So that ASUU and Nigerian University System Will Rise AgainArticles/Opinion, Featured, Featured Contributors/Columnists, Latest News Wednesday, February 13th, 2019
…By Gbolahan Gbadamosi and Akintokunbo A. Adejumo
(AFRICAN EXAMINER) – This piece arose from a conversation we had that dragged on and on. We have a combined experience of and exposure to university education in Nigeria and an active interest, including one of us being previously an academic staff of a federal university for a substantial time and active ASUU activism. The discussion started with a view that we do not take ASUU seriously anymore. That they have lost the essence of the struggle and that much of ASUU’s problems are self-inflicted. Many of the university leadership in Nigeria are stealing their universities blind, thus not different from the politicians they condemn. We are presently in that season of yet another ASUU strike will may shortly be called off, so it is timely to revisit this malady.
Government incompetence seems to fuel the inglorious system that we currently have in place. Yet, there is a solution to the current ASUU’s inveterate that can make the Nigerian university system stable for at least the next decade, but the government lacks the will to impose this simple and indeed democratic solution. There is need to play the game of union memberships and strikes as it is played in Europe and many other Western countries. It also requires the will to enforce our own extant laws on unions and strikes.
Presently, Nigerian government indulge ASUU by allowing academic staff to be automatically registered as members of ASUU. Let us make membership voluntary and see how it helps. Contract in, rather than contract out. So ASUU will only have people who willingly register with them and pay membership fees directly to them as members. ASUU would need to convince academic staff that there is value in their membership and the membership dues will be transparently used.
Furthermore, there must be a membership vote before any strike and majority must support the strike before it can take place. In addition, universities should not collect union dues on behalf of ASUU. ASUU must collect their own dues directly from their members. That is the standard practice worldwide. We cannot want democracy and freedom of association publicly and practice something else privately.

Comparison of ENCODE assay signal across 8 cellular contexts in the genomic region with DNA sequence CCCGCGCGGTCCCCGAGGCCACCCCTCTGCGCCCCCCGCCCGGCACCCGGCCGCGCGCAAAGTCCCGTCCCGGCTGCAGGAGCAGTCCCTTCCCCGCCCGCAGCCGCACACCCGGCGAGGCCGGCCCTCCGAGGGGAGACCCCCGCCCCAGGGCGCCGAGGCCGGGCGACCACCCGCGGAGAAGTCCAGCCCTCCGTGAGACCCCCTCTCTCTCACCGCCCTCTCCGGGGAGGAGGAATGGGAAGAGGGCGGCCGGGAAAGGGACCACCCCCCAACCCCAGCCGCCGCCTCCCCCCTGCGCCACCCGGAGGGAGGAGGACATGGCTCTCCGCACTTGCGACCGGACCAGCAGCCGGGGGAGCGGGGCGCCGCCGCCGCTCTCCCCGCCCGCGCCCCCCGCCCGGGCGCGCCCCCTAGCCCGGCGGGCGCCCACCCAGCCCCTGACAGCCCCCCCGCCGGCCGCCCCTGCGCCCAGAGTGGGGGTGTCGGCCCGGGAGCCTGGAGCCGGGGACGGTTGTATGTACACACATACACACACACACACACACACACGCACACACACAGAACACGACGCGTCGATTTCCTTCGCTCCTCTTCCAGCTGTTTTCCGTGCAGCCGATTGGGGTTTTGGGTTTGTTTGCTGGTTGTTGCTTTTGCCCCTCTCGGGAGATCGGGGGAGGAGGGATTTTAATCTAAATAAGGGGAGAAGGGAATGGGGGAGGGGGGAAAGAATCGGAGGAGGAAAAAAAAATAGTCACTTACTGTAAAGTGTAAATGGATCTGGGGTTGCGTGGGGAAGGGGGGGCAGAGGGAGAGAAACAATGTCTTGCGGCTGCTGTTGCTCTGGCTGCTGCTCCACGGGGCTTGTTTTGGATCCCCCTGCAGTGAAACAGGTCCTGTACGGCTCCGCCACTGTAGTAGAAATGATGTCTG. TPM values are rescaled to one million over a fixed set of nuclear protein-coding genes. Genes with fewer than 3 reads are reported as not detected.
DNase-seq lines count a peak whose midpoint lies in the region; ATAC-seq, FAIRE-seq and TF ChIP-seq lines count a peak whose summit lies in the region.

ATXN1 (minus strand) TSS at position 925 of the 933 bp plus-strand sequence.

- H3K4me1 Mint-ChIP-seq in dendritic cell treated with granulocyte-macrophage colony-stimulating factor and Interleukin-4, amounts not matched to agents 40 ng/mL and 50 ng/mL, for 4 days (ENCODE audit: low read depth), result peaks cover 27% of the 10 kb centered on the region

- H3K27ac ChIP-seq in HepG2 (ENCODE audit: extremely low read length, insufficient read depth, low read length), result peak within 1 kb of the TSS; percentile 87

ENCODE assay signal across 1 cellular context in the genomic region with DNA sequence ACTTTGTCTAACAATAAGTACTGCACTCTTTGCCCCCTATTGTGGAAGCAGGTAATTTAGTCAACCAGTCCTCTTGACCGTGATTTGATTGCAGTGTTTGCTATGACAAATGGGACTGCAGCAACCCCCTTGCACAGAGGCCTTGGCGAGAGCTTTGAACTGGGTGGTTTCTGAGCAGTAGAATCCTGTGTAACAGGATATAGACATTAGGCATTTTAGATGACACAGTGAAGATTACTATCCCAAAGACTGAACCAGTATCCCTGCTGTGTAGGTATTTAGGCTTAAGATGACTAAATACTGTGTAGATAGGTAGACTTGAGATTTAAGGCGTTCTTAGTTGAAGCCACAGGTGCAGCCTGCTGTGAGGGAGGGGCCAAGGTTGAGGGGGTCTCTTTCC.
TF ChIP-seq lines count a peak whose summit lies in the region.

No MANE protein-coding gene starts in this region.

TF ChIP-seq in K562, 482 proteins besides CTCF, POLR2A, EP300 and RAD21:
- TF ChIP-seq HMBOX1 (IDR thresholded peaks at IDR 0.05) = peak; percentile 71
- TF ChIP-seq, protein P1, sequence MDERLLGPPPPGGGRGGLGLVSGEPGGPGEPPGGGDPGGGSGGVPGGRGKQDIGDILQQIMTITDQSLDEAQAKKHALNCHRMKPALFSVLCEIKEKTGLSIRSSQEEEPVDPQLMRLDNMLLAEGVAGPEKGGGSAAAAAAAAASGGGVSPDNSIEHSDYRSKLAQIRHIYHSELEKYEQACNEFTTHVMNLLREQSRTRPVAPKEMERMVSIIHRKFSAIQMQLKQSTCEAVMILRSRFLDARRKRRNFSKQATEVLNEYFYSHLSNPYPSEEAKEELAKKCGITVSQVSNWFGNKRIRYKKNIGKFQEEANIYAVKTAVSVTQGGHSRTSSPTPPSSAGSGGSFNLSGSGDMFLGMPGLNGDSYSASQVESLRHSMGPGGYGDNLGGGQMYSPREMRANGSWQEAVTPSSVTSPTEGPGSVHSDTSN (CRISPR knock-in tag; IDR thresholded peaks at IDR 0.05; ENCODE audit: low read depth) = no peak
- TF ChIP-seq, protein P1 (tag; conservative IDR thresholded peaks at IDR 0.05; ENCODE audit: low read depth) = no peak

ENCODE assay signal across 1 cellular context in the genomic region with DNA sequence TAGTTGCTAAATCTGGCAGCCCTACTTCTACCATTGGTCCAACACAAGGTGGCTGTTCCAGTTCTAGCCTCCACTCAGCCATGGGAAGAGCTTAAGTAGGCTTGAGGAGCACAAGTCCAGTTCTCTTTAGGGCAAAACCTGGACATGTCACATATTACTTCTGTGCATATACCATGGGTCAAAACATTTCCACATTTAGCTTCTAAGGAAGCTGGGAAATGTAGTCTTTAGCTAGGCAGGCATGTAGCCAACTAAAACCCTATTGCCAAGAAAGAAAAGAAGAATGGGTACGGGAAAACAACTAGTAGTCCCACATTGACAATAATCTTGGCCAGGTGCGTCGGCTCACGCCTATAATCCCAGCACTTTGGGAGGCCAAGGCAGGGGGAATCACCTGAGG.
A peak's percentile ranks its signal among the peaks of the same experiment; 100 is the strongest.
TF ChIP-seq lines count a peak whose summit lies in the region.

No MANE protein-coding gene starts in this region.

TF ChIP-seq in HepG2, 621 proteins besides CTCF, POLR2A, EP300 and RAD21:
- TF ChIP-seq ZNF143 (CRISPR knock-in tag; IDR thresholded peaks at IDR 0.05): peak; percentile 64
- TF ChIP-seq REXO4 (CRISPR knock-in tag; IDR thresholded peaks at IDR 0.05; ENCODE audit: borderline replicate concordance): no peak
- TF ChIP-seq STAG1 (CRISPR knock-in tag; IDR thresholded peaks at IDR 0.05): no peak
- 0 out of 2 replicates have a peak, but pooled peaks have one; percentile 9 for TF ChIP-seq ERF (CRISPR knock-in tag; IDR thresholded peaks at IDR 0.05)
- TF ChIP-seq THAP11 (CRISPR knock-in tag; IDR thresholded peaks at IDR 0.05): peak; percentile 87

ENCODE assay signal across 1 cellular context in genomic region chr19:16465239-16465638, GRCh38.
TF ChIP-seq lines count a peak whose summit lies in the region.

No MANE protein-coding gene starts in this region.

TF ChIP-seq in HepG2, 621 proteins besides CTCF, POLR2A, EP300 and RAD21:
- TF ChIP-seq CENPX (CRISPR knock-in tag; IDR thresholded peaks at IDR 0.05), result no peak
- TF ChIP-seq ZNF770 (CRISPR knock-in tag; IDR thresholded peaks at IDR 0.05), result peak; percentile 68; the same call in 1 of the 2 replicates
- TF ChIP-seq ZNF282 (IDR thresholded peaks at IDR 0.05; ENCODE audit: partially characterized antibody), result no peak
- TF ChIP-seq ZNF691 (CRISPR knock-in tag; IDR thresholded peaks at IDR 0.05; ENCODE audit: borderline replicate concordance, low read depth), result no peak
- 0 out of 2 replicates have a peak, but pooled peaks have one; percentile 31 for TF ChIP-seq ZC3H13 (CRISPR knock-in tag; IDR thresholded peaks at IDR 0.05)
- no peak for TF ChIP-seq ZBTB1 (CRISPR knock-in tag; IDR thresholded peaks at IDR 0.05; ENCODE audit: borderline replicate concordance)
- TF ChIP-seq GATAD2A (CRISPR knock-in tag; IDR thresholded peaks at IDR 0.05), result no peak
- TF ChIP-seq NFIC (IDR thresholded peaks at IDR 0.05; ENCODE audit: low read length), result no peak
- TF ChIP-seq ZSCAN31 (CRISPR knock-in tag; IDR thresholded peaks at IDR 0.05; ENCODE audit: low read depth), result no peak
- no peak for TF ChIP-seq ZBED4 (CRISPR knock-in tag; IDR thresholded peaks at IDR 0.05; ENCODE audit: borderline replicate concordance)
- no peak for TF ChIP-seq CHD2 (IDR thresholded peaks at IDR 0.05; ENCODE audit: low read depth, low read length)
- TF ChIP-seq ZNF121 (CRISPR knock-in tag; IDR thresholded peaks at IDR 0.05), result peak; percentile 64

Once this is done, only academics convinced of the value of membership will remain members and the union will strictly be negotiating with their employers. ASUU will become restricted to the issues that affect the welfare of their members, going back to strictly trade union matters and becoming less political. Presently, ASUU seems trying to run the university system through the back door so to say. That is not their job.
Unfortunately, the government is often irresponsible. They freely enter into an agreement and often fail in their duty to comply with or implement same agreement. Government does this with impunity and often without any consultation with ASUU. If as an employer you perceive a problem with an existing freely negotiated agreement or some problems with its implementation, the fair and sensible thing to do is call a meeting to update the other partner – in this case ASUU. This would result in a modified timeline and ASUU will be well informed and would be less agitated and clearly have much less grievance. They would brief their members and would feel like serious partners in the business of higher education. When government deliberately ignore ASUU and renege on signed agreements, a fair description of their action is arrogant and irresponsible. This has been the practice since 1992 from the Babangida years when the very first serious long-term agreement to improving higher education was signed between ASUU and government.
One often wonders what exactly the senior civil servants in the relevant government ministries
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